I was clear that I wanted a natural delivery, like the first two. The nurses were amazing and honored that request, but they insisted that I have a port put in my hand in case I needed a quick IV of something. I denied their request. But, they pushed it. I finally acquiesced and they jabbed it into my left hand. Because of the back labor, I wound up being most comfortable on a birthing ball. I was rocking the contractions, relaxing through them and breathing slowly. I was a freakin’ Bradley Birthing home video. When the RN checked me, I was at 8.5 cm. That was at 7:30. I was optimistic! Still time for burgers and boys!

At 8:30, my contractions were still consistent, intense and steady, but my progress stopped. According to everything I’ve ever read and experienced, once you’re in the 8-10 cm stretch, things whip by with a timeless sense of purpose. Not so much this time. I got stuck at 8.5 cm for nearly 2 hours, breathing as steadily and patiently as I could through each whopper contraction and hoping that I was making progress. I groaned to the doctor who came by to check and see if he needed to put on his catcher’s gear, “can’t something be done to help me dilate?” He responded, “I can give you a shot of pitocin to make the contractions stronger.” I demurred, “I DON’T NEED THE CONTRACTIONS TO BE ANY STRONGER.” As a bonus, in moving from the birthing ball to the bed to be checked, my line came out. The only way I could endure the contractions was to lift myself up on my balled-up fists and the line wriggled out of my vein. Darn.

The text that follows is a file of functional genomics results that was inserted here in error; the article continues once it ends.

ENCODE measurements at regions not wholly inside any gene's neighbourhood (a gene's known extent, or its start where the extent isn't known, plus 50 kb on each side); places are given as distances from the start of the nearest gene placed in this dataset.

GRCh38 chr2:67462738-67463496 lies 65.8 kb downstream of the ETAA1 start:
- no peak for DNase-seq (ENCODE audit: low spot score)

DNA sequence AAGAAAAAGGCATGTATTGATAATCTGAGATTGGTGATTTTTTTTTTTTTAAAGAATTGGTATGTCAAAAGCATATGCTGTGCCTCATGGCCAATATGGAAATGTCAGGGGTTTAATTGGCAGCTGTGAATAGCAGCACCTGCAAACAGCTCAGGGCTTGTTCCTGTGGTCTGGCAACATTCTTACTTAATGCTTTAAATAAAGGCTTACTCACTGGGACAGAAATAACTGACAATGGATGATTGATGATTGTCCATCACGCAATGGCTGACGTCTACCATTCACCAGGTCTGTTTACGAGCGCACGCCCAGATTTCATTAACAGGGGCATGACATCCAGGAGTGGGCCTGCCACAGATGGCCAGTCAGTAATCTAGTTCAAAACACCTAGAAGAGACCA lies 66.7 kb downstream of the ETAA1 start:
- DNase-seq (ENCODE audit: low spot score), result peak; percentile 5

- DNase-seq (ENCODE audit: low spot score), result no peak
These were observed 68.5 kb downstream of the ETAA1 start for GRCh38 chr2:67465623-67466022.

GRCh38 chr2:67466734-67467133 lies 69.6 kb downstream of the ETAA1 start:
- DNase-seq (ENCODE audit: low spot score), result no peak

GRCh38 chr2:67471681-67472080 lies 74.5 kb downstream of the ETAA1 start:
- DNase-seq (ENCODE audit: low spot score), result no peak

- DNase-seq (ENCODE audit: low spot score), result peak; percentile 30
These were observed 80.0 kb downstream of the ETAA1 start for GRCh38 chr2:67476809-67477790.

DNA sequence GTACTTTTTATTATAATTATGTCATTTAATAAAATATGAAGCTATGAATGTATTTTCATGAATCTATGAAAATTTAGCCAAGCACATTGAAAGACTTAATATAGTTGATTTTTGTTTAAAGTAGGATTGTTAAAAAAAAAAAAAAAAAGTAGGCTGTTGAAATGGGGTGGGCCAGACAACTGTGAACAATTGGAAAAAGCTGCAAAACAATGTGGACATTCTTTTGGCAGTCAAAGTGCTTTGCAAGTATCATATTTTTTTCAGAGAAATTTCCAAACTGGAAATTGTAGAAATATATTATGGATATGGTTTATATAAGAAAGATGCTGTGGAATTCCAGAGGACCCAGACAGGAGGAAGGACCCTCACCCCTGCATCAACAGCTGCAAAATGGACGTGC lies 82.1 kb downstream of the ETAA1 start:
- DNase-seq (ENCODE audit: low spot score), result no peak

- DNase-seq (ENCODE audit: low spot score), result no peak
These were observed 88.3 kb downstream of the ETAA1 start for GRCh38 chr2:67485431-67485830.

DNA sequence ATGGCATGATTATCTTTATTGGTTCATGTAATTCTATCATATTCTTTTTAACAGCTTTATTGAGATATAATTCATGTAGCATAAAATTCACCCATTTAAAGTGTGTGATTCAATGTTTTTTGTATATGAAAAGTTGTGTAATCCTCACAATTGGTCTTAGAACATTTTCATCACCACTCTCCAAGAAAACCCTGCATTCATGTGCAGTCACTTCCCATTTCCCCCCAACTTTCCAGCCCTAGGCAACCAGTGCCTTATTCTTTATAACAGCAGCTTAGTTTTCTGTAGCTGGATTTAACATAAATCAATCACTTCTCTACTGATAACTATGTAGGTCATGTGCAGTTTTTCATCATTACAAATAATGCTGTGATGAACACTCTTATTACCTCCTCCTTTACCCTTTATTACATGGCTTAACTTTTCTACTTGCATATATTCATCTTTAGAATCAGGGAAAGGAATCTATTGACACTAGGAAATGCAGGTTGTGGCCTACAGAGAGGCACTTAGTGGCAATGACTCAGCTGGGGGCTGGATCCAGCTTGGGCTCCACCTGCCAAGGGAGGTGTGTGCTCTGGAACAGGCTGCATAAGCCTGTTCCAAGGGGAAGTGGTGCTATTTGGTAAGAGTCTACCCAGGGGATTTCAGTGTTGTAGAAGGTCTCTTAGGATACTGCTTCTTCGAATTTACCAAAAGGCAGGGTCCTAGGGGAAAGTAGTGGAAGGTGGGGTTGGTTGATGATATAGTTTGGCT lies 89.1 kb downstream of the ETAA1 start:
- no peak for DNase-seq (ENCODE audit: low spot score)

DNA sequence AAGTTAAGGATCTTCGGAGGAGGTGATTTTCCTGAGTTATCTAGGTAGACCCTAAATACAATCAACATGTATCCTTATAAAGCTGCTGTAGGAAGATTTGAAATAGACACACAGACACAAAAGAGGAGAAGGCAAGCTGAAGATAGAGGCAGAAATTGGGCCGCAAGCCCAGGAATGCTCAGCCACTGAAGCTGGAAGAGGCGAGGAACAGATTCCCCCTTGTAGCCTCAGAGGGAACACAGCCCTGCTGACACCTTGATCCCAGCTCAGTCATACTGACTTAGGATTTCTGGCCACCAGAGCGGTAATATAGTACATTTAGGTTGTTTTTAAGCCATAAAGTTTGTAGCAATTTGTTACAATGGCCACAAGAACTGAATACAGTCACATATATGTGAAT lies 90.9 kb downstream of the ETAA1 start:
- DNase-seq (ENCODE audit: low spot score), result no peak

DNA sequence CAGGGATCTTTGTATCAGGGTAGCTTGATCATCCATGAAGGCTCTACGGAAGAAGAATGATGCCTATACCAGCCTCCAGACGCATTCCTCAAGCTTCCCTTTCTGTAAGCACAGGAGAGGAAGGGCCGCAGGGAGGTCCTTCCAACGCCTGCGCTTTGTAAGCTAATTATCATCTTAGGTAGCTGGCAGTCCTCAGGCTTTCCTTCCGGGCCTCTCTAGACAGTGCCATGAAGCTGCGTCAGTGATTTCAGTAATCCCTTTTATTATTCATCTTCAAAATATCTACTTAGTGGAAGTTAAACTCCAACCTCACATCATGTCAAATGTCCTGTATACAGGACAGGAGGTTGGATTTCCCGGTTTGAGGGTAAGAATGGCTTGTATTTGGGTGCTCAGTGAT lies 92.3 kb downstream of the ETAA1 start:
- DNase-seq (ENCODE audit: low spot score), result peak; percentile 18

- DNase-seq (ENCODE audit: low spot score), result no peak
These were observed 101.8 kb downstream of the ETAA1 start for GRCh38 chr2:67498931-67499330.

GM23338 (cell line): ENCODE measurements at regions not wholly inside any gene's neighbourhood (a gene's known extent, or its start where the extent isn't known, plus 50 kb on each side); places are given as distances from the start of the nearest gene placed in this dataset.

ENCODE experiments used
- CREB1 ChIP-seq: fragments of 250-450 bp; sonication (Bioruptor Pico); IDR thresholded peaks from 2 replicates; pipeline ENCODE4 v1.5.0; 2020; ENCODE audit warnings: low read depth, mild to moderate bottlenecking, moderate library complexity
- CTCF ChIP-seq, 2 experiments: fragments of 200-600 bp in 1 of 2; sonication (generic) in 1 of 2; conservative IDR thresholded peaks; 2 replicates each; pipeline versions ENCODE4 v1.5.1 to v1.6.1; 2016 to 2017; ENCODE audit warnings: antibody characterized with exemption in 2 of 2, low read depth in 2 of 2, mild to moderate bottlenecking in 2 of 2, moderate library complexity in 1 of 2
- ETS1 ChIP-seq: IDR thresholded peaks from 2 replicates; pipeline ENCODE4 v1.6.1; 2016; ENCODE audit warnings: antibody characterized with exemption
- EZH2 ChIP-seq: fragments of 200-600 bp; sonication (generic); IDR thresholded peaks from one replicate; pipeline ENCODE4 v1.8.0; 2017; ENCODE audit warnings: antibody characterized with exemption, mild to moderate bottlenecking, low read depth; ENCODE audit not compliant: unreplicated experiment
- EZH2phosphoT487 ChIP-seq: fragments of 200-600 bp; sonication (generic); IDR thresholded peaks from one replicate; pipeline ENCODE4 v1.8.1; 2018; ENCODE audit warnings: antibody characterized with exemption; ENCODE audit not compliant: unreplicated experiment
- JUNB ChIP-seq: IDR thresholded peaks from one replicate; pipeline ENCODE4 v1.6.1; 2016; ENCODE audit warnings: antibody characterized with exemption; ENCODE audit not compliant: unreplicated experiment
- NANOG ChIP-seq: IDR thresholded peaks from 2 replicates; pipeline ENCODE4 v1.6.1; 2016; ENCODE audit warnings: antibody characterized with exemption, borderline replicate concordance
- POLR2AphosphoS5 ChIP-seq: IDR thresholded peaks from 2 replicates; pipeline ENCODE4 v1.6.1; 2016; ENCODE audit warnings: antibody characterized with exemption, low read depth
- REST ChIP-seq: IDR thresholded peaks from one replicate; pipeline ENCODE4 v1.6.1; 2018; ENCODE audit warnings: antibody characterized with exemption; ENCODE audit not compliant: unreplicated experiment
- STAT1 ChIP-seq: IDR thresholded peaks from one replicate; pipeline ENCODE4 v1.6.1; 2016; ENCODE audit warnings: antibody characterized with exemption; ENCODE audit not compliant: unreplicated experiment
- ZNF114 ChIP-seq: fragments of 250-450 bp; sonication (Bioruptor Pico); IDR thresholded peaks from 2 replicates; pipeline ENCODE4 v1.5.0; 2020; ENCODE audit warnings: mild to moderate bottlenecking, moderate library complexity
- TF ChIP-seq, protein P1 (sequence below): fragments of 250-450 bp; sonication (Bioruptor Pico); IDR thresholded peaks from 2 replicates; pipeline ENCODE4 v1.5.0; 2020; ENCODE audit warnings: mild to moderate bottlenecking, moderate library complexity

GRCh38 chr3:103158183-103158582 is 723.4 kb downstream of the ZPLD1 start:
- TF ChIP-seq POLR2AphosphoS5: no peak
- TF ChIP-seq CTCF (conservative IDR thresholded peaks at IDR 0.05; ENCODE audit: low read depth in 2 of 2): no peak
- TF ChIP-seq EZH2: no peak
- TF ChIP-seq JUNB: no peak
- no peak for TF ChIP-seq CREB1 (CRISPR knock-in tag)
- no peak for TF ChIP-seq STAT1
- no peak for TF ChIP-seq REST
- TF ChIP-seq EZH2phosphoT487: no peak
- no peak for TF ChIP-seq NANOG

Finally at 9:10, I felt something new. I felt like I might like to push, so I tried. There was no going back. Either I was expelling all of my internal organs, or this baby was going to come out. With the boys, I’d pushed for nearly 2 hours both times. With Cooper, I’d had lovely conversations with my midwife in between contractions. But, back labor changes things. I was in a near-constant state of agony, even in between the contractions. My back was tight and hot, muscles strained beyond reason. I pushed as hard as I could, encouragement and help all around. Finally, at 9:40, I pushed out her head. Kara filmed the whole blessed event in ways that mostly maintain my dignity, and I can hear her telling me, “Mandy! She’s beautiful! She’s got so much hair!” I shrieked out one last contraction and out she came… ten fingers, ten toes, perfect spine, perfect number of chromosomes.

Sloan Elizabeth was born at 9:41 p.m. on Thursday, June 3, 2010. She was welcomed by a proud mama, daddy and two very excited big brothers.

You can also read this story at Pregnancy and Newborn Magazine: